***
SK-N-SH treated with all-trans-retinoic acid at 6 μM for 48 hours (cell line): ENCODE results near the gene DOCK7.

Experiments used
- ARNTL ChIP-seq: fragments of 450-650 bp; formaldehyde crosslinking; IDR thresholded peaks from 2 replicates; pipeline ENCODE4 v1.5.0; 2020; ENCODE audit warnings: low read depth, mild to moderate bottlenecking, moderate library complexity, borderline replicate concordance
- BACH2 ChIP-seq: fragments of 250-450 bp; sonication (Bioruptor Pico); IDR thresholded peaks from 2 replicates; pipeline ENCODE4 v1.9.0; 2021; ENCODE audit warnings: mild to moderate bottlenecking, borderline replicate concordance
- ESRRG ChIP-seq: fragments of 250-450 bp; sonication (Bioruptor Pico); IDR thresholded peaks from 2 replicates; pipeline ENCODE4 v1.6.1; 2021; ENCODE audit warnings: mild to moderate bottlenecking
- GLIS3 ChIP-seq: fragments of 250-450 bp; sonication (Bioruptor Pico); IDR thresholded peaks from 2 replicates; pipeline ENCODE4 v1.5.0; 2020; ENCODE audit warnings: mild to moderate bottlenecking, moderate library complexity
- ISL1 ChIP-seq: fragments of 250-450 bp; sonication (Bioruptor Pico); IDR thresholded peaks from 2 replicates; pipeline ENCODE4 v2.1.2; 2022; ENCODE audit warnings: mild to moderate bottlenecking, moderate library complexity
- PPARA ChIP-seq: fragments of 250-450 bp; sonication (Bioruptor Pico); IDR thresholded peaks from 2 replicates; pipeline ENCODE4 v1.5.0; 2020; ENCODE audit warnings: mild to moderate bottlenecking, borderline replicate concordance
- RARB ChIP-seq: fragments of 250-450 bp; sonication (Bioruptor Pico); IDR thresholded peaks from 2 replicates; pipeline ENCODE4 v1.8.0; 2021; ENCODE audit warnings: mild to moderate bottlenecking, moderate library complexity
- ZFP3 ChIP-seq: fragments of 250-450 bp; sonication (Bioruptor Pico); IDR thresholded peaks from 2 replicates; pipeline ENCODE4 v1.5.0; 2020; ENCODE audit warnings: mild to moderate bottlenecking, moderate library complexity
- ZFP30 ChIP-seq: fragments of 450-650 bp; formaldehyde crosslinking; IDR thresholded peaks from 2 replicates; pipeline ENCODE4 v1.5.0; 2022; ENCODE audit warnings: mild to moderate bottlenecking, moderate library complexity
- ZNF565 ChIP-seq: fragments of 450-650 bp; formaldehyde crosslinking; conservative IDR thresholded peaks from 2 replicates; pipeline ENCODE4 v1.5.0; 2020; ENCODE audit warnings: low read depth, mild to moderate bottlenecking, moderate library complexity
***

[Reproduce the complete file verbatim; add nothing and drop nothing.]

SK-N-SH treated with all-trans-retinoic acid at 6 μM for 48 hours (cell line): ENCODE results near the gene DOCK7.

Experiments used
- ARNTL ChIP-seq: fragments of 450-650 bp; formaldehyde crosslinking; IDR thresholded peaks from 2 replicates; pipeline ENCODE4 v1.5.0; 2020; ENCODE audit warnings: low read depth, mild to moderate bottlenecking, moderate library complexity, borderline replicate concordance
- BACH2 ChIP-seq: fragments of 250-450 bp; sonication (Bioruptor Pico); IDR thresholded peaks from 2 replicates; pipeline ENCODE4 v1.9.0; 2021; ENCODE audit warnings: mild to moderate bottlenecking, borderline replicate concordance
- ESRRG ChIP-seq: fragments of 250-450 bp; sonication (Bioruptor Pico); IDR thresholded peaks from 2 replicates; pipeline ENCODE4 v1.6.1; 2021; ENCODE audit warnings: mild to moderate bottlenecking
- GLIS3 ChIP-seq: fragments of 250-450 bp; sonication (Bioruptor Pico); IDR thresholded peaks from 2 replicates; pipeline ENCODE4 v1.5.0; 2020; ENCODE audit warnings: mild to moderate bottlenecking, moderate library complexity
- ISL1 ChIP-seq: fragments of 250-450 bp; sonication (Bioruptor Pico); IDR thresholded peaks from 2 replicates; pipeline ENCODE4 v2.1.2; 2022; ENCODE audit warnings: mild to moderate bottlenecking, moderate library complexity
- PPARA ChIP-seq: fragments of 250-450 bp; sonication (Bioruptor Pico); IDR thresholded peaks from 2 replicates; pipeline ENCODE4 v1.5.0; 2020; ENCODE audit warnings: mild to moderate bottlenecking, borderline replicate concordance
- RARB ChIP-seq: fragments of 250-450 bp; sonication (Bioruptor Pico); IDR thresholded peaks from 2 replicates; pipeline ENCODE4 v1.8.0; 2021; ENCODE audit warnings: mild to moderate bottlenecking, moderate library complexity
- ZFP3 ChIP-seq: fragments of 250-450 bp; sonication (Bioruptor Pico); IDR thresholded peaks from 2 replicates; pipeline ENCODE4 v1.5.0; 2020; ENCODE audit warnings: mild to moderate bottlenecking, moderate library complexity
- ZFP30 ChIP-seq: fragments of 450-650 bp; formaldehyde crosslinking; IDR thresholded peaks from 2 replicates; pipeline ENCODE4 v1.5.0; 2022; ENCODE audit warnings: mild to moderate bottlenecking, moderate library complexity
- ZNF565 ChIP-seq: fragments of 450-650 bp; formaldehyde crosslinking; conservative IDR thresholded peaks from 2 replicates; pipeline ENCODE4 v1.5.0; 2020; ENCODE audit warnings: low read depth, mild to moderate bottlenecking, moderate library complexity